How to Talk to Your Children about Your Breast Cancer Diagnosis

What should I tell my children about my breast cancer diagnosis?

breast cancer diagnosisChildren have an amazing way of picking up on things. They can tell when something is troubling their parents. It may be difficult, but Dr. Gail Saltz thinks it is important to keep your kids informed about your breast cancer diagnosis and treatment. Children may sense something is troubling you and if you don’t let them know, they may think the problem is much greater than it is. Make sure to tell them in a non-alarming way, but be honest with them. It may be helpful to ask your oncologist, or even a mental health professional about what you can speak to your children about. Uncertainty about the future can make talking with children difficult, but giving them some initial reassurance can go a long way.

Video Transcript
Gail Saltz, MD: When you get a breast cancer diagnosis and you have children, one of the first things that concerns you is how will you talk to your children about this, should you talk to your children about this? And what I would say is generally speaking when you have a pretty good idea of what is going on before you head into treatment, it is important to help your children understand what’s going to go on. You want to do it, obviously, in as non-alarming a way as you can, but being truthful enough that you are not going to be hiding something.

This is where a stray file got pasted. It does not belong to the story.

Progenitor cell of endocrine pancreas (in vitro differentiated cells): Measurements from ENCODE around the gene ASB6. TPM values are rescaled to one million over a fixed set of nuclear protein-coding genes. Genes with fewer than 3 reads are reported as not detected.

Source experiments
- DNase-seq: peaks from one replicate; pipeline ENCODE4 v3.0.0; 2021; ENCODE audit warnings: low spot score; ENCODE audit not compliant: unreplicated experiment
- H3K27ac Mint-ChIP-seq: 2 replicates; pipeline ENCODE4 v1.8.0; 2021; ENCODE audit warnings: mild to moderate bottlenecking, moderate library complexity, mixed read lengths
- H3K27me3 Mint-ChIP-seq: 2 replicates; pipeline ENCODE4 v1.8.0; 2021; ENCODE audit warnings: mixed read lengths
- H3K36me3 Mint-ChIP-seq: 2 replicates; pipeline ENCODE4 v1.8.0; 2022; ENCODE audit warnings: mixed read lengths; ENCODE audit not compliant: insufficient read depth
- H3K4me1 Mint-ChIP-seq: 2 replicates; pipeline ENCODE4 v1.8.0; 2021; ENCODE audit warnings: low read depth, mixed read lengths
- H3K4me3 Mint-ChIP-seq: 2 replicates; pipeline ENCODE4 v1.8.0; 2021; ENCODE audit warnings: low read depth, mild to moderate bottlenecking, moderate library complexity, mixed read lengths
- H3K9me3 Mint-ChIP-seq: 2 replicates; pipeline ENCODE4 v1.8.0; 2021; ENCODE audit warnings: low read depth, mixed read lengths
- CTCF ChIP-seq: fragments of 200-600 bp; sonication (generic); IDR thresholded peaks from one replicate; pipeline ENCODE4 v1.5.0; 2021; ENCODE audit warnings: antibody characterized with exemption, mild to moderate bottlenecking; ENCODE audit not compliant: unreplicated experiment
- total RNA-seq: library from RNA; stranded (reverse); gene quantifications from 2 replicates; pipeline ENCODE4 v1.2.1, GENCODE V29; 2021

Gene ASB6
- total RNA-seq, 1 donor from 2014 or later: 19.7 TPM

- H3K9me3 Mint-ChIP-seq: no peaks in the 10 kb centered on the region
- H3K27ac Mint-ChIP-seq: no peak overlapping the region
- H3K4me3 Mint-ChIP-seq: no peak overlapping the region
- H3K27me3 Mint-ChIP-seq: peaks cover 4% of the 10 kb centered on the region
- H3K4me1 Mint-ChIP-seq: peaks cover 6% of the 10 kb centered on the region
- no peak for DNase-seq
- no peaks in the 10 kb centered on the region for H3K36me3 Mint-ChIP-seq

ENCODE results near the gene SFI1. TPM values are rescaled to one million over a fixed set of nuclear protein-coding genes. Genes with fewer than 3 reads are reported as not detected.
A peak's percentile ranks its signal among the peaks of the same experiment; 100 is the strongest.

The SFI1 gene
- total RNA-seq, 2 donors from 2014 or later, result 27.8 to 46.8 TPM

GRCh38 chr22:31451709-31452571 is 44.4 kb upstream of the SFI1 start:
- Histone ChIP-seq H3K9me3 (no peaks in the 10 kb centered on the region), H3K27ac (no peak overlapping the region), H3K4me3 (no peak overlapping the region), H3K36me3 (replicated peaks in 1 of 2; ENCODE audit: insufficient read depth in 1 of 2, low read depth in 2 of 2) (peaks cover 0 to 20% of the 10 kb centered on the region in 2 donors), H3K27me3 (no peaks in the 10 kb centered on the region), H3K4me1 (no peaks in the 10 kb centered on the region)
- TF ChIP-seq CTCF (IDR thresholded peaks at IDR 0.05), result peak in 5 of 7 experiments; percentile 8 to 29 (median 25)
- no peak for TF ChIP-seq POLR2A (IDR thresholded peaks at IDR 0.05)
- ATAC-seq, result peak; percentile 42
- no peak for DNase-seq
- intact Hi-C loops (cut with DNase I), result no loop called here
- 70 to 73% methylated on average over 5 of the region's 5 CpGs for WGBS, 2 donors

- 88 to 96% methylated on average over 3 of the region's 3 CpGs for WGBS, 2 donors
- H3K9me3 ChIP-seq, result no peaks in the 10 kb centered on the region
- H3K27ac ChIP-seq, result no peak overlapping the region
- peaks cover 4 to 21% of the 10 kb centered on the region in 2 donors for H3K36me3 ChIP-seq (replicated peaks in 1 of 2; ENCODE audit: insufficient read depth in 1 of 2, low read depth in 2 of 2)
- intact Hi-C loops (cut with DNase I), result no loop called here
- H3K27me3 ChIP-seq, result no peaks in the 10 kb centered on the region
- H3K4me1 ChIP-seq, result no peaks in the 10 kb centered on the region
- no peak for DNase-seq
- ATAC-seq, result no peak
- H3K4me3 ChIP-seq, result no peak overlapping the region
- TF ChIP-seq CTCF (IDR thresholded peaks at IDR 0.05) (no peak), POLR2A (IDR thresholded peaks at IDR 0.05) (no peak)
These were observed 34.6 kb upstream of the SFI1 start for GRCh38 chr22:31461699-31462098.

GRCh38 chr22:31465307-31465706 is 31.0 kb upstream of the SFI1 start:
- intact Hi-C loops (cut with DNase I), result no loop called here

Kids have amazing radar, they will know that something is going on and when you have told them nothing, they often imagine even worse than the reality is. So, sit down, often I think it is helpful to sit down with your oncologist, if need be with a mental health professional and talk about what can you explain to the children that will be understandable to them, that will not be overly alarming to them, but that will help them understand that for some period of time, you may not be feeling well and yes you do have a diagnosis of breast cancer.

I think this is something that spouses need to agree upon, find an agreement before you sit down and talk to the kids, but I think it is important to let children know in a way that is, you know, not frightening about the future but this is what it is and you are taking care of it, you are going to do these treatments and, you know, things will be basically okay. Obviously, no one can know 100% what’s going to be and what’s not and that’s what makes it difficult to talk to children, but I think giving them initial reassurance is very, very reasonable and updating as you need to go.